Palm Leaf, Palmyra, Stem, Fiber Craft of Kerala

Flowers, Seeds, Nuts, Grains, Natural Fiber

Palm Leaf, Palmyra, Stem, Fiber Craft of Kerala

A large range of products are made out of the different parts and varieties of the palm tree.  Palmyra fibers and leaves are braided in various patterns to make baskets. Mats and baskets are also woven from the stem of the date palm. While crafted all over Kerala the well known areas include Anavoor, Manvil, Neyyatinkara, Nedumangad, Perumkadavila, Parassala and SreeKariyam in Thiruvananthapuram district.

The tender palm leaves are separated from the strips and joined together by winding a running strip over them.  This is then folded like a ribbon and fastened by a thin strip of leaf to connect the layers at intervals, thus yielding a uniform and rhythmic pattern with natural colours and a fine texture. The baskets are traditionally constructed with vertical and diagonal plaiting or through coiling, made with a square base and a circular rim. Often they are made of two layers – the inner, woven with a coarse, natural colored ola while the outer, which is woven with colorful finer strips. The mature leaf is used to make crude baskets of little structural strength, used for packaging fish, fruit and vegetables. Naar, inner section, of the leaf stem, on the other hand, is used to make storage and shopping baskets. Although extremely strong, these baskets have little market appeal due to their mottled coloring; consequently, the naar is now dyed to give it a bright and lacquer-like appearance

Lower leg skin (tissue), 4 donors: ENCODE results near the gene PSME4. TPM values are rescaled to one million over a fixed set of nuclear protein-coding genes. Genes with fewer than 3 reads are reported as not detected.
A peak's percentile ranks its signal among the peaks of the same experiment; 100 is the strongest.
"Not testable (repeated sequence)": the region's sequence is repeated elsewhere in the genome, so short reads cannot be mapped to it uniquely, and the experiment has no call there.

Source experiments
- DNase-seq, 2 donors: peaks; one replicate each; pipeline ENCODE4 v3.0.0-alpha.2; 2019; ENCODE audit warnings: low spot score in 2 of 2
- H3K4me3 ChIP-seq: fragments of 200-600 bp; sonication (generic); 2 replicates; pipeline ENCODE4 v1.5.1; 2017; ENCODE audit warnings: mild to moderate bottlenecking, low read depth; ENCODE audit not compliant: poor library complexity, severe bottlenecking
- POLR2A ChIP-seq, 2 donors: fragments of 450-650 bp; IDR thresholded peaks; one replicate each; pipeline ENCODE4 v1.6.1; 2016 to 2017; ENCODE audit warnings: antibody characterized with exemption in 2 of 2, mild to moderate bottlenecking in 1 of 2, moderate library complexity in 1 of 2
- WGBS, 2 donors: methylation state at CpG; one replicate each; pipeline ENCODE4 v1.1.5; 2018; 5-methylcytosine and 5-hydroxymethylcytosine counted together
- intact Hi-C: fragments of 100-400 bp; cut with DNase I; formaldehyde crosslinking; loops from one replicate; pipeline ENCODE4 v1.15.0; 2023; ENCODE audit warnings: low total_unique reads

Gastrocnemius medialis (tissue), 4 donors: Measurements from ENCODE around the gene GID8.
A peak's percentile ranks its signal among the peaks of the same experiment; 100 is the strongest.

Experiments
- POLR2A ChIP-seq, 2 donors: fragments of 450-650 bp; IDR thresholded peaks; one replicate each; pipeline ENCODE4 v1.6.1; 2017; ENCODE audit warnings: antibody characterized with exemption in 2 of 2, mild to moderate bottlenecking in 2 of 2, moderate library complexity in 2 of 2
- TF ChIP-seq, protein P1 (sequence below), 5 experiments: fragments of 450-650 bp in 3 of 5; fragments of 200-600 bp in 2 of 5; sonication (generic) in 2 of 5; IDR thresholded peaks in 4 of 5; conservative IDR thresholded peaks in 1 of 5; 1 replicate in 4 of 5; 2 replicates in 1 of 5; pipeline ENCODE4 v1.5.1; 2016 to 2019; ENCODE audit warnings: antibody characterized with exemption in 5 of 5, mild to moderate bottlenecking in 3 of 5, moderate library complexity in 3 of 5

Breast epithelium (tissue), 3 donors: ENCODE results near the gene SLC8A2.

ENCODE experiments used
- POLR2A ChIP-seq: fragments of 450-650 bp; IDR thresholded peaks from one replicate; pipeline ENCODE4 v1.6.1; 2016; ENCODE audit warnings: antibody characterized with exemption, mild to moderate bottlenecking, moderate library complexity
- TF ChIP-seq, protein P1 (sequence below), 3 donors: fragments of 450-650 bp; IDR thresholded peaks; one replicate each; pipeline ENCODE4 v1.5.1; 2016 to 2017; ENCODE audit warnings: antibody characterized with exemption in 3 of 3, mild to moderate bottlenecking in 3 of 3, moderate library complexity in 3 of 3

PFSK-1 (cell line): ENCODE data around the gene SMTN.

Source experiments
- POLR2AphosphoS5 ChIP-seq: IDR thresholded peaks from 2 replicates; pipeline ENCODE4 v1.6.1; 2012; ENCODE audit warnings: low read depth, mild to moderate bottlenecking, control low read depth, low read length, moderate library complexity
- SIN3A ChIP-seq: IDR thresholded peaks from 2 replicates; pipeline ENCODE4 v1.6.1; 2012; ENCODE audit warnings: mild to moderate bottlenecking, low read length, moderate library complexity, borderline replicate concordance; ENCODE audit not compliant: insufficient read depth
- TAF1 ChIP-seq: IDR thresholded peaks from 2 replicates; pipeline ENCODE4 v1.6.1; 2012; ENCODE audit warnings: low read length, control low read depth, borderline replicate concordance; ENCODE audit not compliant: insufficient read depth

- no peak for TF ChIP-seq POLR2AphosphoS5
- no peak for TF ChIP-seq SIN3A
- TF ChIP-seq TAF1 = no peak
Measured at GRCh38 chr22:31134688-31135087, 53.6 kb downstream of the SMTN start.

Other products made include suitcases, patta / cup made by folding a section of the ola, leaf that is used to drink padneer,  the fresh juice of the palmyra fruit, boxes, bags, baskets, screens, chiks, mats, glass holders, and vases. Basket-making is practiced by the women, sieves and winnows, hand fans and square mats, boxes of all varieties and baskets in a variety of colors; dehusking trays palm leaf garlands, etc

Palm-leaf and -stem weaving is a thriving craft in southern Kerala also. Previously only mats for local consumption were being woven; nowadays bags, hats, and suitcases are made both for the Indian and foreign markets. The tools used are basic and include splicing machines , scissors, needles, nail frames

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